Post-Installation Security Procedures
The problem with POP, IMAP and some other well-known protocols, such as TELNET and FTP, is the user name and password are sent from the client to the server in clear text. This means someone can tap the communication between the server and the client and get user names and passwords. It is also possible to make a brute force attack on the server trying to guess user names and passwords. We can take care of brute force attacks by running a server that checks for such things. Some POP and IMAP servers close the account after five bad passwords are entered; the account is opened only after a waiting period or it may have to be opened manually. There is an interesting solution to clear text passwords. Some of the services support challenge-response passwords as well as the trivial passwords.
For example, we can get a clear TELNET connection with the SKEY package. The SKEY package gives the user a “One Time Password”; even if someone taps the line and gets the password, he can't use this password again to enter the server. Another tool is stunnel which was reviewed by David Bandel in the July 1999 LJ. stunnel gives the ability to connect from client to server in a secure encrypted way for several purposes, such as SMTP, POP and more.
One could fill a book writing about sendmail security. I would like to mention only a few of many more things about sendmail. The first thing is there are alternatives out there that claim to be much more secure then sendmail. It might be worthwhile to test one of these applications. One more thing about sendmail is that with a very simple program a hacker can try to get many user names from our system by using the VRFY protocol command. The VRFY and the EXPN protocol commands should be disabled in the /etc/sendmail.cf file. To disable these commands, we should use the following line in the sendmail.cf file:
O PrivacyOptions=authwarnings\ noexpn novrfy
This option will prevent sendmail from answering to VRFY and EXPN commands. It will also cause sendmail to complain about weak security settings. One last thing I like to do with sendmail is to remove the version number from its HELO string, so the version number will not be known to the outside.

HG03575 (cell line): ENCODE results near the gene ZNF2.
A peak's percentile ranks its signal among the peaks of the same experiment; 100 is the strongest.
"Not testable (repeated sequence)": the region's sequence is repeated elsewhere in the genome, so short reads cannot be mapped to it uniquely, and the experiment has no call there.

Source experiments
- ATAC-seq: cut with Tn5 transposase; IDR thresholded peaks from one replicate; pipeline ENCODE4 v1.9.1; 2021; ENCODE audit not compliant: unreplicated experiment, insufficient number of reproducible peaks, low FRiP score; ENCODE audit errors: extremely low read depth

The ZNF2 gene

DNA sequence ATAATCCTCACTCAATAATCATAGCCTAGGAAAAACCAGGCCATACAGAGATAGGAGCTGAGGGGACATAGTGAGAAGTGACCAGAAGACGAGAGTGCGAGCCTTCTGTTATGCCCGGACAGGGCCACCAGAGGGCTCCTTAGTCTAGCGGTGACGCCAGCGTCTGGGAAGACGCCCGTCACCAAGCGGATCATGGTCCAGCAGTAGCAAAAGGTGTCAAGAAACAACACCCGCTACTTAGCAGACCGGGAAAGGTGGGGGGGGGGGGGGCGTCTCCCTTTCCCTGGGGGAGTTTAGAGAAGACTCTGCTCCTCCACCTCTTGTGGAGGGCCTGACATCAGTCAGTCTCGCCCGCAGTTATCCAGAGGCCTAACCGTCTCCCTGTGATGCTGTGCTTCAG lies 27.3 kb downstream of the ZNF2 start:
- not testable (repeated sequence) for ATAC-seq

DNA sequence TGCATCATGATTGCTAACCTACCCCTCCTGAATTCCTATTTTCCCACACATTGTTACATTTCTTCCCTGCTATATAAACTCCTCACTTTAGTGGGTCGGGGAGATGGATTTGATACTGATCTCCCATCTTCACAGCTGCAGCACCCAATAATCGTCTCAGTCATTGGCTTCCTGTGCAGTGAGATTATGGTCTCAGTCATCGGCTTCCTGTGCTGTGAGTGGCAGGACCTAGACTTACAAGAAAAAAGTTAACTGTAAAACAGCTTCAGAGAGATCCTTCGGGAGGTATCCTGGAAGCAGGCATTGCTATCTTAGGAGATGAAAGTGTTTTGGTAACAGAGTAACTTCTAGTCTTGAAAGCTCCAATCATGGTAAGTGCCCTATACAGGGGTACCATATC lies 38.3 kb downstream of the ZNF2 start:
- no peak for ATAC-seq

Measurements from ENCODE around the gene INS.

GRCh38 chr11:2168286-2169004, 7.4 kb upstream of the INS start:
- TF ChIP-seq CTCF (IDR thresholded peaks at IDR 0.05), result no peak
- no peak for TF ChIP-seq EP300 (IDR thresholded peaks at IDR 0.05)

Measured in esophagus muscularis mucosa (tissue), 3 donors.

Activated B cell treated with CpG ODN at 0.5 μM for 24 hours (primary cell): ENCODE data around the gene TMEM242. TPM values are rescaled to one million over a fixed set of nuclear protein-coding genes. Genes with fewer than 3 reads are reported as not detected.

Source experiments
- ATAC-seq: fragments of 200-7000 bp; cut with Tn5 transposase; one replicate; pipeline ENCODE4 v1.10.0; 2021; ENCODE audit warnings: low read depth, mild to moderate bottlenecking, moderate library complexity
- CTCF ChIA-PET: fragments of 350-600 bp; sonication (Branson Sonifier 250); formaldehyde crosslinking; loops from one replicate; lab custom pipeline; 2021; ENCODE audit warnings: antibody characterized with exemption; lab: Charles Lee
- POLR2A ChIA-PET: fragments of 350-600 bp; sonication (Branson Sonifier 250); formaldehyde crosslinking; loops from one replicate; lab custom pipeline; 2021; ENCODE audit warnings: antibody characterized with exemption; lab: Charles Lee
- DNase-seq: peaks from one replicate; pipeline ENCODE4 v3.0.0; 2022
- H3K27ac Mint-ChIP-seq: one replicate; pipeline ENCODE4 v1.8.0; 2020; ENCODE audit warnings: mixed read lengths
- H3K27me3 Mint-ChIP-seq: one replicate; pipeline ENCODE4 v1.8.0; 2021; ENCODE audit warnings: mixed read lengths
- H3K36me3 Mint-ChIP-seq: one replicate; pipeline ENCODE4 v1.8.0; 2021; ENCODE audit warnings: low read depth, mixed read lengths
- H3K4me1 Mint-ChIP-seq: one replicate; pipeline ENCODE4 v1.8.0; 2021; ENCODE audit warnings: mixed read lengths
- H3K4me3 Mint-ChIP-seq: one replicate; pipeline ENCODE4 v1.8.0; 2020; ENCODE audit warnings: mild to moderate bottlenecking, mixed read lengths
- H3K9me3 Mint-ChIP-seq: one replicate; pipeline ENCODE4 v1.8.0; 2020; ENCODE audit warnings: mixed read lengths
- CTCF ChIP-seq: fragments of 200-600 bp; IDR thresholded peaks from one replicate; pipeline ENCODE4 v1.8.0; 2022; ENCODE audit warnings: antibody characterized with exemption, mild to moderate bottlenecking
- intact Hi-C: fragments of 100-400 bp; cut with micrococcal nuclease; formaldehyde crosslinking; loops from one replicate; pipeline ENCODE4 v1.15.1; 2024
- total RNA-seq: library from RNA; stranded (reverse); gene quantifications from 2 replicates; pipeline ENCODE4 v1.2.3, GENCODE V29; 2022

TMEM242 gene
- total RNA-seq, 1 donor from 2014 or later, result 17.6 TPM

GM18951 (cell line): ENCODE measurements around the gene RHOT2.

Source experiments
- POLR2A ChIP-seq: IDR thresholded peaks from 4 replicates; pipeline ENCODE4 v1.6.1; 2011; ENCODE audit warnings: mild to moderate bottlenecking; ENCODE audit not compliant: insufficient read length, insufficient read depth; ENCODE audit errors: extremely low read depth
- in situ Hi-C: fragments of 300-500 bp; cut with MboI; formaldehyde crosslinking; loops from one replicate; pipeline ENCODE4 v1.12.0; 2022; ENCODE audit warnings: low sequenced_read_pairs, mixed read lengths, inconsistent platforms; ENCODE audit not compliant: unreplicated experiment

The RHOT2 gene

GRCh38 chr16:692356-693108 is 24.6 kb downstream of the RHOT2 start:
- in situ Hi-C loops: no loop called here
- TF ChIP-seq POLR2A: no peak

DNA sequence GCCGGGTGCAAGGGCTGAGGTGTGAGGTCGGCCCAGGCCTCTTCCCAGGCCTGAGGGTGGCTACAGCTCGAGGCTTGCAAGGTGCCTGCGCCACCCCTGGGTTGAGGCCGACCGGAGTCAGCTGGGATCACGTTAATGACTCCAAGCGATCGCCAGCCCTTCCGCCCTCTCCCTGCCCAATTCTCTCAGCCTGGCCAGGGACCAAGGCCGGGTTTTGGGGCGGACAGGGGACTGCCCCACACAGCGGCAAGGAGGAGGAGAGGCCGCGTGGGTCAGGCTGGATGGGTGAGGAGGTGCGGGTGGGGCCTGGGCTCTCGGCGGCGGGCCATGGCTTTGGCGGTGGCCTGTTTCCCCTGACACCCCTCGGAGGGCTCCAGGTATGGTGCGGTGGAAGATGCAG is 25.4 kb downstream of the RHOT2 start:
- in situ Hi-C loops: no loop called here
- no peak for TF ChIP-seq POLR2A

Much work needs to be done when it comes to security. We should check every day to see what new hacks have appeared and which software should be upgraded for security reasons. When installing a new application, we should always look at the security settings and set them as tight as possible. It will not make our system 100% cracker proof, but it will make it much harder for the cracker to get into our system.
Eddie Harari can be reached via e-mail at firstname.lastname@example.org.
Practical Task Scheduling Deployment
July 20, 2016 12:00 pm CDT
One of the best things about the UNIX environment (aside from being stable and efficient) is the vast array of software tools available to help you do your job. Traditionally, a UNIX tool does only one thing, but does that one thing very well. For example, grep is very easy to use and can search vast amounts of data quickly. The find tool can find a particular file or files based on all kinds of criteria. It's pretty easy to string these tools together to build even more powerful tools, such as a tool that finds all of the .log files in the /home directory and searches each one for a particular entry. This erector-set mentality allows UNIX system administrators to seem to always have the right tool for the job.
Cron traditionally has been considered another such a tool for job scheduling, but is it enough? This webinar considers that very question. The first part builds on a previous Geek Guide, Beyond Cron, and briefly describes how to know when it might be time to consider upgrading your job scheduling infrastructure. The second part presents an actual planning and implementation framework.
Join Linux Journal's Mike Diehl and Pat Cameron of Help Systems.
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